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Greenbelt MD Employment Law Blog

Employment disputes can be resolved in several ways

Arguments between employers and employees can be very unpleasant. Even when they start as minor disagreements, employment disputes can escalate to being complicated courtroom battles. 

There are many different ways that disputes can be resolved, but each solution can come with legal challenges and issues that can be difficult for any person to understand, anticipate and tackle without a thorough understanding of state and federal employment laws. 

Woman files suit citing violation of employment contract

Losing a job can be emotionally, professionally and financially devastating. Unfortunately, it is also something that most people will experience at one time or another in their lives. While all job losses can be upsetting, some can actually violate a worker's rights and be grounds for legal action.

For example, one woman in another state recently filed a lawsuit against her former employer. She cited breach of an employment contract in her claim and is requesting $25,000 in damages.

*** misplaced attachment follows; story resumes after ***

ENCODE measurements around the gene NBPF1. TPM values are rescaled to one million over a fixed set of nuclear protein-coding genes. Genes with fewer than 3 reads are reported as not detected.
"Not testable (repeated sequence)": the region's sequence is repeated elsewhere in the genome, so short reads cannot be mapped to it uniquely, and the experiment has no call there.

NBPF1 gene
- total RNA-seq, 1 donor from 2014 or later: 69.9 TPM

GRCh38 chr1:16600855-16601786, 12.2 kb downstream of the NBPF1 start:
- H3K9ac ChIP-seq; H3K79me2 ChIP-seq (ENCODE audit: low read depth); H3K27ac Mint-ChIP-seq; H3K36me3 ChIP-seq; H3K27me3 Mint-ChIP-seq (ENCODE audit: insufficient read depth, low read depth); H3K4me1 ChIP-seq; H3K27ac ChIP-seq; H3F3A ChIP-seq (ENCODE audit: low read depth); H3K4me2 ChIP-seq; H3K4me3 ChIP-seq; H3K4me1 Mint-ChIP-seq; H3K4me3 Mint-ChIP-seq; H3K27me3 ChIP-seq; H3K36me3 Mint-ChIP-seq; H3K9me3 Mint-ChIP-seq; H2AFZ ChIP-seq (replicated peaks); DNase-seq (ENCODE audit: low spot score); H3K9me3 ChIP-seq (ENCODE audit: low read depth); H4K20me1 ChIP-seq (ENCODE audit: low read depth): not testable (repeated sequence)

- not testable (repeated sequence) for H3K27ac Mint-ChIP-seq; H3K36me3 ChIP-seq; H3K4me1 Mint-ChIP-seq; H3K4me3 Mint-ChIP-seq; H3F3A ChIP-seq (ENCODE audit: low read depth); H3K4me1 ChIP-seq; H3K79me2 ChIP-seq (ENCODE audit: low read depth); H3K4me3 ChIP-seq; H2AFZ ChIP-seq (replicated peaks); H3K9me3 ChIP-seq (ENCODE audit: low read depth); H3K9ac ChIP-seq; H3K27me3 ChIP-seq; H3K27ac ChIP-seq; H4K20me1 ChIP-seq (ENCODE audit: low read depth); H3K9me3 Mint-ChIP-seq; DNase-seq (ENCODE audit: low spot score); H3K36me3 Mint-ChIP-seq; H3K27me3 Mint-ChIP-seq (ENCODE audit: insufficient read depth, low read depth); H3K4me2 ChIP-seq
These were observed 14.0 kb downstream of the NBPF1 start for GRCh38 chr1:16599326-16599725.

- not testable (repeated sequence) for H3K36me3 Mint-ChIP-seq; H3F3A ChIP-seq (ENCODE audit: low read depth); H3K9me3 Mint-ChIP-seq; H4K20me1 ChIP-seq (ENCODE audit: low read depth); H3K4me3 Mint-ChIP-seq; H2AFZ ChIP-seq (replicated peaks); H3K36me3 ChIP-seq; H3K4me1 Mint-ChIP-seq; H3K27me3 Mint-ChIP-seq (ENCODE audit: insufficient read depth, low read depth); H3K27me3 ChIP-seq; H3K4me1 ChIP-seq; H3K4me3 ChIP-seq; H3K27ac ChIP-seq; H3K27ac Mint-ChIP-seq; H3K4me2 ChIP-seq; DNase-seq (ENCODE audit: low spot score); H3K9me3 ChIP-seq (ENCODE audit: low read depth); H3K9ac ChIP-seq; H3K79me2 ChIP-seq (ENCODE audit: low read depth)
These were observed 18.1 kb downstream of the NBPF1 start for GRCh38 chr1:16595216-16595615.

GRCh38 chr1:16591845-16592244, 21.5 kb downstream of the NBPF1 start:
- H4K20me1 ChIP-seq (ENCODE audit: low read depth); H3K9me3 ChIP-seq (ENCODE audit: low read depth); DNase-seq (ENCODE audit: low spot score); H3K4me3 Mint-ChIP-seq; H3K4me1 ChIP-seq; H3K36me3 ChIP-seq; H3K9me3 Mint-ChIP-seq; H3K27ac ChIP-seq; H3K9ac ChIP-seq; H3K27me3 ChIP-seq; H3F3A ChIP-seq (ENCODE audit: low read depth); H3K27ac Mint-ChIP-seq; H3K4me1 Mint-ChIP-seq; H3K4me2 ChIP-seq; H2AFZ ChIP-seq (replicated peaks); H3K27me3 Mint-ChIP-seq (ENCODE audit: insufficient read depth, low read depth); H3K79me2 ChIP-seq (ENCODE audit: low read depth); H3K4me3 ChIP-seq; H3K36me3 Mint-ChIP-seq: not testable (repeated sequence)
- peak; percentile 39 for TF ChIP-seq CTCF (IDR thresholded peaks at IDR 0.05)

Whistleblowers have protection from retaliation

If an employee releases confidential or damaging information about a company, an employer will likely be very concerned about how or if their business will be impacted. It is also common for an employer to consider how or if they are permitted to reprimand the employee.

Because Maryland is an at-will employment state, employers may be inclined to think that they are allowed to terminate any worker at any time for any reason, including the report of damaging information. However, this can be a dangerous generalization to make, especially if the employee in question is considered a whistleblower and therefore protected by state and federal laws.